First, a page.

Botswana Congress Party

Michael Dingake Botswana Democratic Party Politics of Botswana
Botswana Congress Party
LeaderDumelang Saleshando
Secretary-GeneralDr Kesitegile Gobotswang
FoundedJune 20, 1998 (1998-06-20)
IdeologySocial democracy
Third Way
Political positionCentre to centre-left
National affiliationUmbrella for Democratic Change
SpokespersonDithapelo Keorapetse
Administrative SecretaryThato Junior Osupile
Parliament of Botswana
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The Botswana Congress Party (BCP) is a political party in Botswana. The BCP was founded in 1998 in a split from the Botswana National Front, with most of the BNF's sitting Members of Parliament joining the new party after a leadership dispute with Kenneth Koma. MPs who helped found the party included Michael Dingake, Gilson Saleshando, Paul Rantao, Maitshwarelo Dabutha, Isaac Mabiletsa and Vain Mamela. The BCP's first national conference was held in April 1999, before the general election in October 1999.[1]

From 1998 to 2001 the BCP was led by Michael Dingake. In 2001 Otlaadisa Koosaletse became its leader. In 2005 Gilson Saleshando defeated Koosaletse to lead the party. It is affiliated with the New Democratic Front and the Social Democratic Party.

The BCP was formed by 11 sitting MPs and immediately became the official opposition in parliament. Party president Michael Dingake served as Leader of the Opposition until parliament was dissolved in advance of the 1999 general elections. In the 1999 general elections, the BCP won 11.9% of the vote and retained only one seat (out of 40). In the elections, 30 October 2004, the party won 16.6% of the popular vote and 1 out of 57 seats. The sole BCP member of parliament was Dumelang Saleshando, the son of then BCP president, Gilson Saleshando.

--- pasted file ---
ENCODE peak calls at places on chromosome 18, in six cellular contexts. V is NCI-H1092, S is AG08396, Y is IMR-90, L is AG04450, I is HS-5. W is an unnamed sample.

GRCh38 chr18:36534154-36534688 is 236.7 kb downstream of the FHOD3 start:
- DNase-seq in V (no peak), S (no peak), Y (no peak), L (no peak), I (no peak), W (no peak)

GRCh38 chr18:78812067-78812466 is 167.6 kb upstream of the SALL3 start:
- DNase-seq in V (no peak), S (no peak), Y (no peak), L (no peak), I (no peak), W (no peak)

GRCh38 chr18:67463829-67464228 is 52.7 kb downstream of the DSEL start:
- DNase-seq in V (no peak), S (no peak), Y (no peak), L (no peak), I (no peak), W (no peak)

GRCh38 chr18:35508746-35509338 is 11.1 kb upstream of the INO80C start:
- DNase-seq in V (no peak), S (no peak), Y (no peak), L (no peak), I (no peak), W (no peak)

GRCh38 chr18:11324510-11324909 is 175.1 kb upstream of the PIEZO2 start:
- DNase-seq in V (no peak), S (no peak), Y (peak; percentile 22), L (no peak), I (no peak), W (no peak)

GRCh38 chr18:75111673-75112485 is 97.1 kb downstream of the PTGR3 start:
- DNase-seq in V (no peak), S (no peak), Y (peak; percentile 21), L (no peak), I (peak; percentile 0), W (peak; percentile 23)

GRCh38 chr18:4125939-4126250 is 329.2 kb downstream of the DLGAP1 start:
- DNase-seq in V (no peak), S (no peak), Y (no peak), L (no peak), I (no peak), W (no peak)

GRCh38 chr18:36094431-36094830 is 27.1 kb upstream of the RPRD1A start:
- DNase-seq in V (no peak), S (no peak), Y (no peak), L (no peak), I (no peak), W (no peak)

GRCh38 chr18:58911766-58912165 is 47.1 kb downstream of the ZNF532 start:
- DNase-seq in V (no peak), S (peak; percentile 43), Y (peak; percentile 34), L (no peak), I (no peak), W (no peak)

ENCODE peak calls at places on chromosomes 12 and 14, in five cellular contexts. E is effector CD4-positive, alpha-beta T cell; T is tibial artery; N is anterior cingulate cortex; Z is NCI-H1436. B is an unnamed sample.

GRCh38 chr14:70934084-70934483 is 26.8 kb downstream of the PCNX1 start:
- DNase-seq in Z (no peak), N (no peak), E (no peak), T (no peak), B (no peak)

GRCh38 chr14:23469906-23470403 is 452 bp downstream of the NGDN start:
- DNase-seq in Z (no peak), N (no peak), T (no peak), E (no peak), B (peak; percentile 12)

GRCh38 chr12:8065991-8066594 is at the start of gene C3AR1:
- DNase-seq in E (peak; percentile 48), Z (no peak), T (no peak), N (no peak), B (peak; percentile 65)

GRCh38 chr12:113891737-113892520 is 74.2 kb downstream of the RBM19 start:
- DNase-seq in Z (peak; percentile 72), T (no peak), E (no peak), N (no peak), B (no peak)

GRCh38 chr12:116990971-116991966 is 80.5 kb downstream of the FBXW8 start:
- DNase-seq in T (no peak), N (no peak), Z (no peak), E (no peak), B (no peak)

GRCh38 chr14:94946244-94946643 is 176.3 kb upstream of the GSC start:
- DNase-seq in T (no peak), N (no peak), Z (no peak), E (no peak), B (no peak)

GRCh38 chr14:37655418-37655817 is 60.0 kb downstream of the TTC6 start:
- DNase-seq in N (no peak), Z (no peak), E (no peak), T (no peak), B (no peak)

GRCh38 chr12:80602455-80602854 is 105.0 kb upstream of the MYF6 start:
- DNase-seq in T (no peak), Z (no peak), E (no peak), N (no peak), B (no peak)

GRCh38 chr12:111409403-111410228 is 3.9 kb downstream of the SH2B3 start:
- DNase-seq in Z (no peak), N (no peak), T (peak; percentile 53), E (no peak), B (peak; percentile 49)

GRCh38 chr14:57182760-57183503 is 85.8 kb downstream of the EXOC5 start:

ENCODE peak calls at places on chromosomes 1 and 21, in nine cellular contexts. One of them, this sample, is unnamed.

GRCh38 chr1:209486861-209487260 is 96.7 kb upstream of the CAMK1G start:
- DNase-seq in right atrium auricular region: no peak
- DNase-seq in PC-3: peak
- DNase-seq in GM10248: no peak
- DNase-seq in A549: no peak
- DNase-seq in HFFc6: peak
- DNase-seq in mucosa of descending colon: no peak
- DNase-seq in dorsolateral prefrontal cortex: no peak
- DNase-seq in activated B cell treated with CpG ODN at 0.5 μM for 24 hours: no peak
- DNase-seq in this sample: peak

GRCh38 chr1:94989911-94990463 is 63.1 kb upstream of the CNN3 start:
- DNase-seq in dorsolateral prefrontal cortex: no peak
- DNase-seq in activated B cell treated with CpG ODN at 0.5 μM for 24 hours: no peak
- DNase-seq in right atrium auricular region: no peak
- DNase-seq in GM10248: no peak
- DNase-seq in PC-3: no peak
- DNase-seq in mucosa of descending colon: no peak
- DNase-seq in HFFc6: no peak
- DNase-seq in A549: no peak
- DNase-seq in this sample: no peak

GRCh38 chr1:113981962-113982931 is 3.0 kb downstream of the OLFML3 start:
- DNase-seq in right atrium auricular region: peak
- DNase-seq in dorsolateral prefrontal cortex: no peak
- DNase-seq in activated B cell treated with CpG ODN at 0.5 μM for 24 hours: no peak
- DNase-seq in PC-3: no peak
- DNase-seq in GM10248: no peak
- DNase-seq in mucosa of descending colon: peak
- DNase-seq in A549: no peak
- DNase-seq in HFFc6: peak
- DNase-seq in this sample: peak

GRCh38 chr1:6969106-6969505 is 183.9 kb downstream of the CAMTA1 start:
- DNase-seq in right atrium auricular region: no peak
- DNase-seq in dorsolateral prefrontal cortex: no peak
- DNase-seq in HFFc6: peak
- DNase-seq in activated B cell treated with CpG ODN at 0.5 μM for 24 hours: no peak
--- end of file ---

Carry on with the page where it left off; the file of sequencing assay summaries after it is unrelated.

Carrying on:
In 2009, the party contested the 2009 election in a pact with the Botswana Alliance Movement. However, talks to form an alliance with the Botswana National Front proved fruitless.

The 2009 elections proved a decisive success for the party. The BCP won 19.2% of the popular vote and 4 parliamentary seats. Its 19.2% popular vote makes it the third largest political movement in Botswana.[2] The BCP retained the Gaborone Central constituency and won the Chobe, Okavango, and Selebi Phikwe West constituencies from the BDP. Pact partner BAM won 2.3% of the vote and defeated the former Minister of Education and Skills Development, Jacob Nkate, in the Ngami constituency. Despite its losses to the BCP, the BDP won enough constituencies from the BNF to increase its overall representation by one seat.

In May 2010, the BCP and the BAM merged under the BCP label with a new party symbol that incorporates elements of the parent parties.[3] Following the merger, the BCP controlled 5 seats in the National Assembly.

On 4 September 2010, the BCP contested by elections in Tonota North constituency with the support of the other three opposition parties, Botswana National Front (BNF), Botswana Peoples Party (BPP) and the BDP breakaway party Botswana Movement for Democracy (BMD). The BCP candidate increased her vote share slightly, to 36.1%, but lost to the ruling Botswana Democratic Party (BDP).The party recently lost a key member, Member of parliament for Okavango Hon Bagalatia Aaron, who defected to the ruling Botswana Democratic Party.[4][5]

Notable members


  1. ^ Morton, Fred; Ramsay, Jeff; Mgadla, Part Themba (2008). "Congress Party". Historical Dictionary of Botswana. African Historical Dictionaries. 108 (4th ed.). Metuchen, New Jersey: Scarecrow Press. pp. 77–8. ISBN 978-0-8108-5467-3.
  2. ^ https://www.cia.gov/library/publications/the-world-factbook/geos/bc.html
  3. ^ "Mmegi Online :: BCP,BAM Merge". Mmegi Online. Retrieved 2020-05-26.
  4. ^ reporters, Justice Kavahematui &Nicholas Mokwena-BG. "'Arone joining BDP for the money' - Botswana Guardian". www.botswanaguardian.co.bw. Retrieved 2020-05-26.
  5. ^ Admin. "Arone finally leaves BCP for BDP". Botswana Gazette. Retrieved 2020-05-26.